The SoundShirt is the further development of this idea, explains Francesca. "At a concert it works like this: directional microphones pick up each instrument individually, the sound is digitized and transferred to our software. The special thing is that we have connected different areas of the shirt with different parts of the orchestra. You can feel the strings on your arms, from the first violin on the shoulder to the cello on the forearm. Right and left in the waist you can feel the woodwinds, drums and brass on your back and in the middle of your body." A unique experience for deaf people—as well as for a conventional audience: One experiences the compositions and the sense of community of a live concert in an undreamt-of intensity. Encouraged by the enthusiastic feedback of the very first users, CuteCircuit has been able to make the experience even more complex: Instead of the original 16 so-called Actuation Areas, there are now a full 30 distributed on the shirt. Within the individual areas, three types of micro motors provide different amplitudes of intensity.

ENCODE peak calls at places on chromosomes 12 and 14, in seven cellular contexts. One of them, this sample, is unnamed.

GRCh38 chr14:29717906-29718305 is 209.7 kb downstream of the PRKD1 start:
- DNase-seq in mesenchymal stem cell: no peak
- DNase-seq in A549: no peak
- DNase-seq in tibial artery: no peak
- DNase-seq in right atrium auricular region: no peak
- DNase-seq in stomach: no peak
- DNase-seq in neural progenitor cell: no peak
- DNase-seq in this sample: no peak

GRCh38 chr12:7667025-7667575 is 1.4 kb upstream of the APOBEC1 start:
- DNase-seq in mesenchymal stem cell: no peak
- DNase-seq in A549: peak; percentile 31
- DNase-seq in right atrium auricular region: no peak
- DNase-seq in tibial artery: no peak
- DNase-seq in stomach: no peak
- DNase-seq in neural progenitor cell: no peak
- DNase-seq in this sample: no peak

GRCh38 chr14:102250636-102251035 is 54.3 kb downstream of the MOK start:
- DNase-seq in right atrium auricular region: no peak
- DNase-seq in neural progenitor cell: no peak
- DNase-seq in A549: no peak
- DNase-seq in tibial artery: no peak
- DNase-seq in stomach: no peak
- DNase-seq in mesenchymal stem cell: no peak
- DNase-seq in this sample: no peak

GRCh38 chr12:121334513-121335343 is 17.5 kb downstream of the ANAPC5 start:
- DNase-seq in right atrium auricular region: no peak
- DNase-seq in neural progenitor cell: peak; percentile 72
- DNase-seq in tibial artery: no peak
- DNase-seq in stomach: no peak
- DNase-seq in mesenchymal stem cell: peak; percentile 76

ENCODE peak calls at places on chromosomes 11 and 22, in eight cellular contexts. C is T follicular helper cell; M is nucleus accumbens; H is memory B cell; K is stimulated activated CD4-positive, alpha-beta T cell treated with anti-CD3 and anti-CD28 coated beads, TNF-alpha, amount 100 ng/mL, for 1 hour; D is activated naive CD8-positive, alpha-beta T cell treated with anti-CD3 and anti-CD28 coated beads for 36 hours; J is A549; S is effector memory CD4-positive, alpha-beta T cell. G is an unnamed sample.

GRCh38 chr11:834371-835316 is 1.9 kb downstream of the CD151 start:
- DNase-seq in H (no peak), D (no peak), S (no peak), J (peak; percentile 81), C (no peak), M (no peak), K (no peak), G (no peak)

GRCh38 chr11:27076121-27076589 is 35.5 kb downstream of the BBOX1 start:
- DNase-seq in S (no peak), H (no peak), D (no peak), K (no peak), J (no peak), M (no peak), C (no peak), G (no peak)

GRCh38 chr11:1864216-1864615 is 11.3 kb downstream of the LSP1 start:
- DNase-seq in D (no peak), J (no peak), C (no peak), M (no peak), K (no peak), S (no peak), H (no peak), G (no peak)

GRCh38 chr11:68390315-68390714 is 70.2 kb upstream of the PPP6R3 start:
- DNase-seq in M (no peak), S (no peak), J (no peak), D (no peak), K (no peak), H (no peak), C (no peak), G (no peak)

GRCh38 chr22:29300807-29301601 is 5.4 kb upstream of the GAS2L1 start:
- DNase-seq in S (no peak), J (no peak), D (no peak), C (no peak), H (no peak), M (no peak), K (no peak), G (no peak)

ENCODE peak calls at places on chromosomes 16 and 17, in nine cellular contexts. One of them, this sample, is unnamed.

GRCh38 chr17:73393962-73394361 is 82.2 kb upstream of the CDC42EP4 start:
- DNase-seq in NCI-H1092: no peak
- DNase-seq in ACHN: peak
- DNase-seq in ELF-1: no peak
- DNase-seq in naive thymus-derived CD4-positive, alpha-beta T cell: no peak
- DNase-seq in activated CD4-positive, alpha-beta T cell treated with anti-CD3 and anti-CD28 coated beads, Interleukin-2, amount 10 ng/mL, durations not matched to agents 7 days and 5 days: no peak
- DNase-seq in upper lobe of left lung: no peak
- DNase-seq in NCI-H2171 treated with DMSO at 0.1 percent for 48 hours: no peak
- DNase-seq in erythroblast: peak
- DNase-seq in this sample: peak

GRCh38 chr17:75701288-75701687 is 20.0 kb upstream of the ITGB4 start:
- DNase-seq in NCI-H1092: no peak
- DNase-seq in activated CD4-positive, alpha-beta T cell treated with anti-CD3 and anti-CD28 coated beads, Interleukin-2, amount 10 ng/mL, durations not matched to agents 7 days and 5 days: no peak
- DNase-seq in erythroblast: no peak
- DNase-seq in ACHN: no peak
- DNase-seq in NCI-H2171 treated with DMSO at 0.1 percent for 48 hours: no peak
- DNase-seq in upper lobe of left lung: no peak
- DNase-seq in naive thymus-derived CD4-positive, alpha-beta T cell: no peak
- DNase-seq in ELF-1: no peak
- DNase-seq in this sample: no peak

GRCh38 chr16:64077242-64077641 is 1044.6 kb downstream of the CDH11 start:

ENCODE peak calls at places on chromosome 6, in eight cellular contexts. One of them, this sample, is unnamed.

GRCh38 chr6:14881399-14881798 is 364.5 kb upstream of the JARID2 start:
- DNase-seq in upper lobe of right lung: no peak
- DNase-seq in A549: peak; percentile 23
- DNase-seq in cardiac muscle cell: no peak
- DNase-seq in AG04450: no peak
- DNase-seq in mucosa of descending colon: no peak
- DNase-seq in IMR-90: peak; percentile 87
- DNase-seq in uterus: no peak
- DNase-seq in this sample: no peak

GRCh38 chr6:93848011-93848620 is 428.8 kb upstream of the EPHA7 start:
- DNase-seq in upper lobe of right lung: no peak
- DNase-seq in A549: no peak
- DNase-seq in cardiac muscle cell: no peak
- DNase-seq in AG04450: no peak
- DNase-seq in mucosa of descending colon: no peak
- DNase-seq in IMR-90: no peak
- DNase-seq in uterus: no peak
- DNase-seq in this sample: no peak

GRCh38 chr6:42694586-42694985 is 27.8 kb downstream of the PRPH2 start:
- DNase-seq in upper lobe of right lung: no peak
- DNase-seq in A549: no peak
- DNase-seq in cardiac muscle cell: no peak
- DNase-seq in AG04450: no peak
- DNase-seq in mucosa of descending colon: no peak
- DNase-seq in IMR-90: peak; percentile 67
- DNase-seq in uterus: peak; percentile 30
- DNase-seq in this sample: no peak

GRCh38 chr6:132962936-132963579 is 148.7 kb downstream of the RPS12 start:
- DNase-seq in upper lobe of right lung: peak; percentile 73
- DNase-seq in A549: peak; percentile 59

It is particularly important to the design team that you don't feel the technology in the shirt—until you are supposed to feel it. "All our designs are wireless. We want them to feel like fashion, not gadgets." The tiny processors, batteries and conductive loops are so slim and flexible that they can be embedded seamlessly into the surrounding conductive smart fabric. Before meeting this requirement, Ryan and Francesca had to go through some frustrating experiences with suppliers—the result of their orders to technology suppliers were bulky, sharp-edged elements that had nothing to do with their vision. Finally Ryan, a graduate cultural anthropologist, web and interface designer, had had enough: he learned to design circuits himself. The result was the first heart-shaped, wafer-thin specimen that can be admired today in the Chicago Museum of Science and Industry. "Hence our name," explains Francesca.